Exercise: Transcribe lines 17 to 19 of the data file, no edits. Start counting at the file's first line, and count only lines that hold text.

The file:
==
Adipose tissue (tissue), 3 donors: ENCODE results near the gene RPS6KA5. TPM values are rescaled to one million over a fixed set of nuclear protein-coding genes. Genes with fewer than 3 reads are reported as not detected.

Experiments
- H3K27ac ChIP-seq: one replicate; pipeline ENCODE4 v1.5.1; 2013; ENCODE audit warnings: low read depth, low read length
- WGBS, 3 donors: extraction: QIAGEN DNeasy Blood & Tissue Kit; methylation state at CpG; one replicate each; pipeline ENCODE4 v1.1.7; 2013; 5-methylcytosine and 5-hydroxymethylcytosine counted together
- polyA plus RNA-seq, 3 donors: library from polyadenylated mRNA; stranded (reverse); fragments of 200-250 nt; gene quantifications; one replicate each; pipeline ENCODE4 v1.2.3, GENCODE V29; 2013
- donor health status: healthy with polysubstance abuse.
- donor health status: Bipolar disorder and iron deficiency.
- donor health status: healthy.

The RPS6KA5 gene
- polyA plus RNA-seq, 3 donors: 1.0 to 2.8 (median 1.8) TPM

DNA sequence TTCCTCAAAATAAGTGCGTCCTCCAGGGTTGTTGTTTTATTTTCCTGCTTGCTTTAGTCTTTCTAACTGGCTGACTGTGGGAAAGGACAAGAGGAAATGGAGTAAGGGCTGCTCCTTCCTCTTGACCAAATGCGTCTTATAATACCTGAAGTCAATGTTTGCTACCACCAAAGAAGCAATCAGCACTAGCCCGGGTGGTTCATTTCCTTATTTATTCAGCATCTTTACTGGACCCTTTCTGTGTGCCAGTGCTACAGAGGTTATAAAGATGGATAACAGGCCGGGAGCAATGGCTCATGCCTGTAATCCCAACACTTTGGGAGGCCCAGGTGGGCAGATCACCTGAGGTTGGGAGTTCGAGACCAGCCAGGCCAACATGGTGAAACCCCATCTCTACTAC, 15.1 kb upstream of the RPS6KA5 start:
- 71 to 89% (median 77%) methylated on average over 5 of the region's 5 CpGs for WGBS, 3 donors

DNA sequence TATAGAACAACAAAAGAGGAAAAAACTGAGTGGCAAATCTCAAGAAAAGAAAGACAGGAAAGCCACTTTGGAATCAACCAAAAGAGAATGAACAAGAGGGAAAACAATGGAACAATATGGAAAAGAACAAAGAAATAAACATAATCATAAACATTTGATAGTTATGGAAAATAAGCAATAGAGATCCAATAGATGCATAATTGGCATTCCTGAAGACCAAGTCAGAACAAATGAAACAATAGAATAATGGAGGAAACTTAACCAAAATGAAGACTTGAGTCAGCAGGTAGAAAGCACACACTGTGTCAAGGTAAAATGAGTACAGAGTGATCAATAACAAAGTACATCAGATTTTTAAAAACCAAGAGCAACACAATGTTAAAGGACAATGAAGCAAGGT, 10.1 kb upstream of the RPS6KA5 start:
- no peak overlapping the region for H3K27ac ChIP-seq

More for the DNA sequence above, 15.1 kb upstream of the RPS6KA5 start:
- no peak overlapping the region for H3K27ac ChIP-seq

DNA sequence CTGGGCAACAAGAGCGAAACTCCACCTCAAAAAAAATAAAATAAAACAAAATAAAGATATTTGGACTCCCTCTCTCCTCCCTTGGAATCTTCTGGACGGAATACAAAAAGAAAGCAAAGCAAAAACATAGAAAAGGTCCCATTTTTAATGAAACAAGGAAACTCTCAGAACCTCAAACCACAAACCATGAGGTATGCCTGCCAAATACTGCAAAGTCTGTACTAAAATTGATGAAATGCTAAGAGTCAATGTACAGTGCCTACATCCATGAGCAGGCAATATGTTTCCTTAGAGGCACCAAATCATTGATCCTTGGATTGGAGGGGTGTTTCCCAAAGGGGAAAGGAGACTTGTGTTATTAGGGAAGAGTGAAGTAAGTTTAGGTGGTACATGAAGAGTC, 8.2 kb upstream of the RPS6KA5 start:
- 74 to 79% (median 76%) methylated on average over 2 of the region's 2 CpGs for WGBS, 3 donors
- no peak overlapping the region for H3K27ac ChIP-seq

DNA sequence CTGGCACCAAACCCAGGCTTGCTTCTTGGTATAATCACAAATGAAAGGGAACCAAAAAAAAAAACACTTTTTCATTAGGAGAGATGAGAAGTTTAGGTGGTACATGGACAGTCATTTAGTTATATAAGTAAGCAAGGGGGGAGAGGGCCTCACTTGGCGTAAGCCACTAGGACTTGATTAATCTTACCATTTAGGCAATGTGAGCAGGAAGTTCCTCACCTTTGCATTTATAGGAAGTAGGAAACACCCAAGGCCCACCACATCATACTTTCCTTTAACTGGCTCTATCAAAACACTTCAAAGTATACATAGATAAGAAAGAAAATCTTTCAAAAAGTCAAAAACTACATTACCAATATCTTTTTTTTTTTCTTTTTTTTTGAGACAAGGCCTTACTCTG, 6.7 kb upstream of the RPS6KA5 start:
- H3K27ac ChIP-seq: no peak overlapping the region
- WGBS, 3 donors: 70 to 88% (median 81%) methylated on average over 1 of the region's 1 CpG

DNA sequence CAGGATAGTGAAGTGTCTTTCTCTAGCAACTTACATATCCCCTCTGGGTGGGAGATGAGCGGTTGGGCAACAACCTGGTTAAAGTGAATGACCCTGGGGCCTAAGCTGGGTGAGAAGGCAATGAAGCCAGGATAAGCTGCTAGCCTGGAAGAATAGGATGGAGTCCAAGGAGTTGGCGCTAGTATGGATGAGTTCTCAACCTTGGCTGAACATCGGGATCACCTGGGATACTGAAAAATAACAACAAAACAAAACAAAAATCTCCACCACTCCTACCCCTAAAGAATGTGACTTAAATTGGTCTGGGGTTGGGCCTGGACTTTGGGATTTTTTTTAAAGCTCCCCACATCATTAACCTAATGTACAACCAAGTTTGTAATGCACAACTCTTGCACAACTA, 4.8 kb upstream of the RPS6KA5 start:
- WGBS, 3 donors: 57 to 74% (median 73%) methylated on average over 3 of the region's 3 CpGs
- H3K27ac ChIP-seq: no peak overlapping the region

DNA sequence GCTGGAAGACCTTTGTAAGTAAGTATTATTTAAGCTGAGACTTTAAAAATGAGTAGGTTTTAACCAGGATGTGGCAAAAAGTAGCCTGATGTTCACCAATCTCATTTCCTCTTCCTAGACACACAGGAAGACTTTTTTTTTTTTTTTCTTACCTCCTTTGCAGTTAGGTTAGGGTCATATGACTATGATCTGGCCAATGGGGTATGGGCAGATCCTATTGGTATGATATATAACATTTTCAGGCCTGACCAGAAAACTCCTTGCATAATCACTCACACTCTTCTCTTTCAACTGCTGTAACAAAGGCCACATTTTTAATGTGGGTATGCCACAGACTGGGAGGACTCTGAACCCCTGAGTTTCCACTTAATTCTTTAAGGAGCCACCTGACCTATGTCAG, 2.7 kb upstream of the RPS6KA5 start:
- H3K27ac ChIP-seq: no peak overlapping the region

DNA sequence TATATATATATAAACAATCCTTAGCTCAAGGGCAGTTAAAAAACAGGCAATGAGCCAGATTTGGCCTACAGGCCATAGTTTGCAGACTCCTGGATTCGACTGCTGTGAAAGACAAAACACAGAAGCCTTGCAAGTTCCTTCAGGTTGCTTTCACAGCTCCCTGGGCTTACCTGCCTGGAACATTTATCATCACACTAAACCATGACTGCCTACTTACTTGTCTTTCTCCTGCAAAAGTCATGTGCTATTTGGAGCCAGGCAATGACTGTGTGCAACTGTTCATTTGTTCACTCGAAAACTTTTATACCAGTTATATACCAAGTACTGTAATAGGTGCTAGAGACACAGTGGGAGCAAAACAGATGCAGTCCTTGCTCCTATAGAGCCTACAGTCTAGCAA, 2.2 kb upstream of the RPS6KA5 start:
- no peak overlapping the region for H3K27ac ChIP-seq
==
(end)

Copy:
DNA sequence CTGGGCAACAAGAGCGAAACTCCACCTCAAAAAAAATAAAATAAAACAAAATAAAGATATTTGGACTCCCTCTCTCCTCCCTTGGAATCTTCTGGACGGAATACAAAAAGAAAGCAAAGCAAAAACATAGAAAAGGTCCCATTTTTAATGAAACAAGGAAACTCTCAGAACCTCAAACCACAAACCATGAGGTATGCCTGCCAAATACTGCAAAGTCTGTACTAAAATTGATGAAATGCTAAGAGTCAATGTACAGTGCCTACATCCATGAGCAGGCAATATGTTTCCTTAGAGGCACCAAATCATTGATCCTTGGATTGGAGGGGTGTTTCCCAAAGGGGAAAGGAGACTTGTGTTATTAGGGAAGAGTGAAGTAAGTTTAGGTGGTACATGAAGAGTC, 8.2 kb upstream of the RPS6KA5 start:
- 74 to 79% (median 76%) methylated on average over 2 of the region's 2 CpGs for WGBS, 3 donors
- no peak overlapping the region for H3K27ac ChIP-seq